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409 N.W.2d 475 (1987)


No. 86-1216.

Supreme Court of Iowa.

July 22, 1987.

Thomas J. Miller, Atty. Gen., and Merrell Peters, Asst. Atty. Gen., for appellant.

Noel C. Hindt of Hindt & Casjens, Rock Rapids, for appellee.

Considered by McGIVERIN, P.J., and SCHULTZ, CARTER, WOLLE, and NEWMAN, JJ.

WOLLE, Justice.

The Iowa Department of Transportation (department) challenges in this appeal the trial court's authority to direct the department to issue a temporary restricted license (work permit) to a driver, Quinten Wibben, who was twice convicted of driving *476 during the period his driver's license was suspended. We conclude the controlling statutes, Iowa Code sections 321.215 and 321.218 (1985), made mandatory the department's refusal to issue Wibben a work permit. We reverse and remand to the district court for entry of judgment upholding the department's action.

The facts are not in dispute. Wibben's driver's license was suspended for one year effective July 3, 1985, on the basis of department records showing he was

(a) an habitually reckless or negligent driver of a motor vehicle, and (b) an habitual violator of the traffic laws.

See Iowa Code § 321.210(2), (3) (1985). About six months later, on December 5, 1985, Wibben was convicted of having twice driven without a license in October of 1985. As a result of those convictions, the department extended the license suspension for two yearsone year for each of the two violationsin accordance with Iowa Code section 321.218, which provides in pertinent part:

The department, upon receiving the record of the conviction of a person under this section upon a charge of driving a motor vehicle while the license of the person was suspended ... shall ... extend the period of suspension or revocation for an additional like period, and the department shall not issue a new license during the additional period.

On April 11, 1986, Wibben asked the department to issue him a work permit, but the department refused on the ground it had no statutory authority to issue a work permit to a person whose suspension had been extended under section 321.218. Wibben then filed a petition for judicial review requesting that the district court direct the department to issue him a work permit under Iowa Code section 321.215, which provides in part:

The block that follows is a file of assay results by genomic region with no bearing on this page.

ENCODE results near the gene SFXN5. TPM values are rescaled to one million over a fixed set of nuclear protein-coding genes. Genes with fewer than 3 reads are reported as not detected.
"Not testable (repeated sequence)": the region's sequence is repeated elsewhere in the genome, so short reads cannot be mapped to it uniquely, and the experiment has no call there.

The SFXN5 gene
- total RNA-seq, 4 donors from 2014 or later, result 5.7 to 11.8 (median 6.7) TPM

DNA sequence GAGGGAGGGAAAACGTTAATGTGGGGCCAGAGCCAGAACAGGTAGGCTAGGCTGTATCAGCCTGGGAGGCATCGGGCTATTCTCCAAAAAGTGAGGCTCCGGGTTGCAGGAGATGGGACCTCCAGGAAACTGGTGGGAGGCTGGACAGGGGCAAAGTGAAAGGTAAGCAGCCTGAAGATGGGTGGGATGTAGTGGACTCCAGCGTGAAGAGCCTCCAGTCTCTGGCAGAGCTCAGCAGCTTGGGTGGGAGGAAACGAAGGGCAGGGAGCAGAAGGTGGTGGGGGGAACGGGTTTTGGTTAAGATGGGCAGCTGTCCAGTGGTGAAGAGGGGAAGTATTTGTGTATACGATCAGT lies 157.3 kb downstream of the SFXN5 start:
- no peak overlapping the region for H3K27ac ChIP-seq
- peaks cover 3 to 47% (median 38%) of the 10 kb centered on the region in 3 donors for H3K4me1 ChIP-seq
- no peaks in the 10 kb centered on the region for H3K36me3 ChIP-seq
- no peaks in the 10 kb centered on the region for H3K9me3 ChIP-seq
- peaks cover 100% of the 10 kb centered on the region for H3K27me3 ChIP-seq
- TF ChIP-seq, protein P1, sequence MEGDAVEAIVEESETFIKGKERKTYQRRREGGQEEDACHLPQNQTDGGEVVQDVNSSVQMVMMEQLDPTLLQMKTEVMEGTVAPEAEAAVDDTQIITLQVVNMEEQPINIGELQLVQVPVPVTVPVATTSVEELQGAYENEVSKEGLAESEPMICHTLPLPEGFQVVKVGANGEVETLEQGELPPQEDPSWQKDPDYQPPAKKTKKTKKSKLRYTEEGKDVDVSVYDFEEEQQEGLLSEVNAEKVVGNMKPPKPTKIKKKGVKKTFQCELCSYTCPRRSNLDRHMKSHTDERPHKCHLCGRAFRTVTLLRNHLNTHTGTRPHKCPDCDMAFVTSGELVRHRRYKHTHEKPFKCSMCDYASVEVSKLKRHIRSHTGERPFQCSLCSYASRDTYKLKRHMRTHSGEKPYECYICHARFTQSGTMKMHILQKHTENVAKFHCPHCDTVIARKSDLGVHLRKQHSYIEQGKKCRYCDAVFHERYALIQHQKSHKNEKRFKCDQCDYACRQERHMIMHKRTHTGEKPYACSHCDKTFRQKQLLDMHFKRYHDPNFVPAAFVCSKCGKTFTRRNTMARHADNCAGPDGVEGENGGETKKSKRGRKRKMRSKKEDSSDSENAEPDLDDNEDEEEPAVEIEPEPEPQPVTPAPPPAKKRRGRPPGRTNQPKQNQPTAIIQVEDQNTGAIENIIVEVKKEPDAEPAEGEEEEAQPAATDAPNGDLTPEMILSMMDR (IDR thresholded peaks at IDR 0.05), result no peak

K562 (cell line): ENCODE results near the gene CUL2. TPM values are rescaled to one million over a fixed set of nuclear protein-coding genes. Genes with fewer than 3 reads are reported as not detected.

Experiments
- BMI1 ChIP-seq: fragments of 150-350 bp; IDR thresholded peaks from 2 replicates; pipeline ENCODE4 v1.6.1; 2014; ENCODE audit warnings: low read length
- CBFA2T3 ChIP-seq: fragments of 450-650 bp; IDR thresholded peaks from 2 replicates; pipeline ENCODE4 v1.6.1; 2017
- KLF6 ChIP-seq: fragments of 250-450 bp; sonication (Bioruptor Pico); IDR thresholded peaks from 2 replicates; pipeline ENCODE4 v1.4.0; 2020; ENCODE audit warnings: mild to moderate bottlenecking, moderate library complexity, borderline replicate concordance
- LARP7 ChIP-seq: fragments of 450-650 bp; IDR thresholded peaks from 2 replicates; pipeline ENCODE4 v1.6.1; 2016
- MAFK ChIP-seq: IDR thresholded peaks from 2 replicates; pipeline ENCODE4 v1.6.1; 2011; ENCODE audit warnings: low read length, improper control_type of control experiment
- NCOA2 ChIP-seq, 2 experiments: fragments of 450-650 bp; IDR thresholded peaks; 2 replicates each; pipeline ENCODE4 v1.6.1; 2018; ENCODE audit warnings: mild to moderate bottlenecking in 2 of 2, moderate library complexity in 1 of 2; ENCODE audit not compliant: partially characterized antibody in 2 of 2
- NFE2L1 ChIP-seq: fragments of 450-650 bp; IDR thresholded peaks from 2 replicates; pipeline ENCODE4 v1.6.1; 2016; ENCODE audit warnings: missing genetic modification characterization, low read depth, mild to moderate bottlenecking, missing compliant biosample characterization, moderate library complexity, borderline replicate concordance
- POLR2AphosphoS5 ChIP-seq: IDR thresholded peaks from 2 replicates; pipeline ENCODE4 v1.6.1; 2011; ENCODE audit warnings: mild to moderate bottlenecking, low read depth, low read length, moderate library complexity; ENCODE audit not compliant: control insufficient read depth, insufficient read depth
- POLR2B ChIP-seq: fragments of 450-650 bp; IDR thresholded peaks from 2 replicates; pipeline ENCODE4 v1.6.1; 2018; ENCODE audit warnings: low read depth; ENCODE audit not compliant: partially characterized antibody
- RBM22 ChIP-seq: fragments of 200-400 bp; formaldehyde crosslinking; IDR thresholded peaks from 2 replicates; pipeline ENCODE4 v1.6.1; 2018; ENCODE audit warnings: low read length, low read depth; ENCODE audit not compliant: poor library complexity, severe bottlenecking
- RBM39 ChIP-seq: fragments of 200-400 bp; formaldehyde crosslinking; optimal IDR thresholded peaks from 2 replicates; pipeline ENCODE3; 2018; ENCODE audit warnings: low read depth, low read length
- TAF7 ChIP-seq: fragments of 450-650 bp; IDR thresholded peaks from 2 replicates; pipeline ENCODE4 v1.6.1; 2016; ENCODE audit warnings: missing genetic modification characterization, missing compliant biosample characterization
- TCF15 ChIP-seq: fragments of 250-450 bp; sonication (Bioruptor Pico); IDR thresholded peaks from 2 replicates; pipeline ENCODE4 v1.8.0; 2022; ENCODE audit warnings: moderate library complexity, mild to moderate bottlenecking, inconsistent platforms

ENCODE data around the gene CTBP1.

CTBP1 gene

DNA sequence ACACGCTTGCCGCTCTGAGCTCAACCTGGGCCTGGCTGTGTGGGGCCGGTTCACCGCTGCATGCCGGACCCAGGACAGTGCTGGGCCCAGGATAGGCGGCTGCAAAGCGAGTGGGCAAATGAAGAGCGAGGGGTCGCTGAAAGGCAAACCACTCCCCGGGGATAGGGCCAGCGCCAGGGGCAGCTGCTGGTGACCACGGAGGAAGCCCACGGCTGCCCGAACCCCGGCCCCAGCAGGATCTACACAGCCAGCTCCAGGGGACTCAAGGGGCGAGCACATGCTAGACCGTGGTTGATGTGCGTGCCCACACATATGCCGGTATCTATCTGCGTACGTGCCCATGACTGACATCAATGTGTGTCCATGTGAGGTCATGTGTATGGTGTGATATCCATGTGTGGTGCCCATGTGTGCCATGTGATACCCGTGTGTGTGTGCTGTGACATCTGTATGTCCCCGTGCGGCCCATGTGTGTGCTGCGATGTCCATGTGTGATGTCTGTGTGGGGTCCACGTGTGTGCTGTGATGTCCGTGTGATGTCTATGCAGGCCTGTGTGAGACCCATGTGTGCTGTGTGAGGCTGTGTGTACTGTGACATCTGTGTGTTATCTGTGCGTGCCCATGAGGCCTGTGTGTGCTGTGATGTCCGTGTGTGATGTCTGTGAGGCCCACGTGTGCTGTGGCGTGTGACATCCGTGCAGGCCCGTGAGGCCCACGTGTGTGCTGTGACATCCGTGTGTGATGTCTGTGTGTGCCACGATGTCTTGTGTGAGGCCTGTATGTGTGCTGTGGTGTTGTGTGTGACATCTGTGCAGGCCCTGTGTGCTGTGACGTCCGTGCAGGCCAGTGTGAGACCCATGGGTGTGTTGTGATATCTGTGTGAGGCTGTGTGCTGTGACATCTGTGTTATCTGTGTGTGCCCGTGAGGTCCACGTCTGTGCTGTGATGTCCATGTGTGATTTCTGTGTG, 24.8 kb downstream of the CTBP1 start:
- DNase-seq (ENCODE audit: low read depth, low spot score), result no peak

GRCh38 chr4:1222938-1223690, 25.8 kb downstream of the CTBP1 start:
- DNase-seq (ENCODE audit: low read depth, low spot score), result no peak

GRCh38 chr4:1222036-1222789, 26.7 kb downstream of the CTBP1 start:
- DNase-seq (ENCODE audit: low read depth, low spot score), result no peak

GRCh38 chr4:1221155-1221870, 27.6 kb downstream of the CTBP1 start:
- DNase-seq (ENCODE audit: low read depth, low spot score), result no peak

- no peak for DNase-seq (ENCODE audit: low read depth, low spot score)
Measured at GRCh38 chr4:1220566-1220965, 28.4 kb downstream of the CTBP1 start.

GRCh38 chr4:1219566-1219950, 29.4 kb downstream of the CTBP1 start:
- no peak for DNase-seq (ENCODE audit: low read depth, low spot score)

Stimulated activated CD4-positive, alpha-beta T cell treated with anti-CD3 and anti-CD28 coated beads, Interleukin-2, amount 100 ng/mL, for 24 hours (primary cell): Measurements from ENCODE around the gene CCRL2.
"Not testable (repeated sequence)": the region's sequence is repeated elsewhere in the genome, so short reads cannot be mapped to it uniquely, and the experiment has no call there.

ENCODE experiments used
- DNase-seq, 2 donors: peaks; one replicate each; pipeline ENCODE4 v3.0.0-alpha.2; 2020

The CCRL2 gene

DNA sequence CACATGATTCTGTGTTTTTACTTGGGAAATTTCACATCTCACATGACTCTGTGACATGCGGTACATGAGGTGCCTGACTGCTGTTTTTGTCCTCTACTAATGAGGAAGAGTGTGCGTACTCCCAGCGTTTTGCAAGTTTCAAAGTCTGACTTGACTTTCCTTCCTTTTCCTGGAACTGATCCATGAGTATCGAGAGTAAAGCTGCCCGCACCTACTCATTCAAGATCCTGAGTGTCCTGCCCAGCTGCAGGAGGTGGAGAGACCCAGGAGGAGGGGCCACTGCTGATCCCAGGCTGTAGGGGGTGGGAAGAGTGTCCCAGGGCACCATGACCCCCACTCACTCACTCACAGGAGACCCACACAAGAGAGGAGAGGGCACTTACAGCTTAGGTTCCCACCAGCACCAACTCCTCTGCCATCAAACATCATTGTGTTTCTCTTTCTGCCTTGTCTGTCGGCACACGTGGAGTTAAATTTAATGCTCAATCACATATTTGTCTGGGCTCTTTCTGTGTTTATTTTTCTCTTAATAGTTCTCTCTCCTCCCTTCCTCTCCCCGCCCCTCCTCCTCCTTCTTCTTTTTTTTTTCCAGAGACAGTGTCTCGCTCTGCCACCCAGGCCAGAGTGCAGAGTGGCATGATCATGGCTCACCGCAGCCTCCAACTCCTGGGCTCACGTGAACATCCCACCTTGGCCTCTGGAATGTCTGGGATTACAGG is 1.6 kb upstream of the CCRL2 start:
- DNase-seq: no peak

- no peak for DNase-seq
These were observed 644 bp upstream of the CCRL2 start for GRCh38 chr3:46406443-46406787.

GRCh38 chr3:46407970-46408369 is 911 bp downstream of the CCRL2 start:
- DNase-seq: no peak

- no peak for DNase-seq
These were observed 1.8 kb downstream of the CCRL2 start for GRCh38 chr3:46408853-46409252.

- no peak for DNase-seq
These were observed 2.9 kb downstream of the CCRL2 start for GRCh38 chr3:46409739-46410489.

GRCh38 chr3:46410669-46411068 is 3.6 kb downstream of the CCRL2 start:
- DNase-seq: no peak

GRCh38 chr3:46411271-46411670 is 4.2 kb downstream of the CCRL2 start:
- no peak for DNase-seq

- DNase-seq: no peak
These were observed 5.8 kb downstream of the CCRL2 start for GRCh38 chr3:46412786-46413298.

Judicial review of the actions of the department may be sought in accordance with the terms of the Iowa administrative procedure Act. 1. Upon conviction and the suspension or revocation of a person's motor vehicle license under section 321.209, subsections 6 and 7, 321.210 or 321.555, subsection 2, and upon the denial by the director of an application for a temporary restricted license, a person may apply to the district court having jurisdiction for the residence of the person for a temporary restricted permit to operate a motor vehicle to and from work.

Section 321.215 lists four additional requirements for issuance of a work permit. The applicant must establish a case of "extreme hardship," must not have previously been denied a permit by a district court, must ordinarily show proof of financial responsibility, and then may only "travel to and from work at times specified in the permit."

The district court found that Wibben had satisfied those four criteria and by order entered on August 4, 1986 directed the department to issue a section 321.215 work permit. In its decision, however, the district court made no mention of either the two-year extension of Wibben's suspension under section 321.218 or that statute's concluding mandate that "the department shall not issue a new license during the additional period."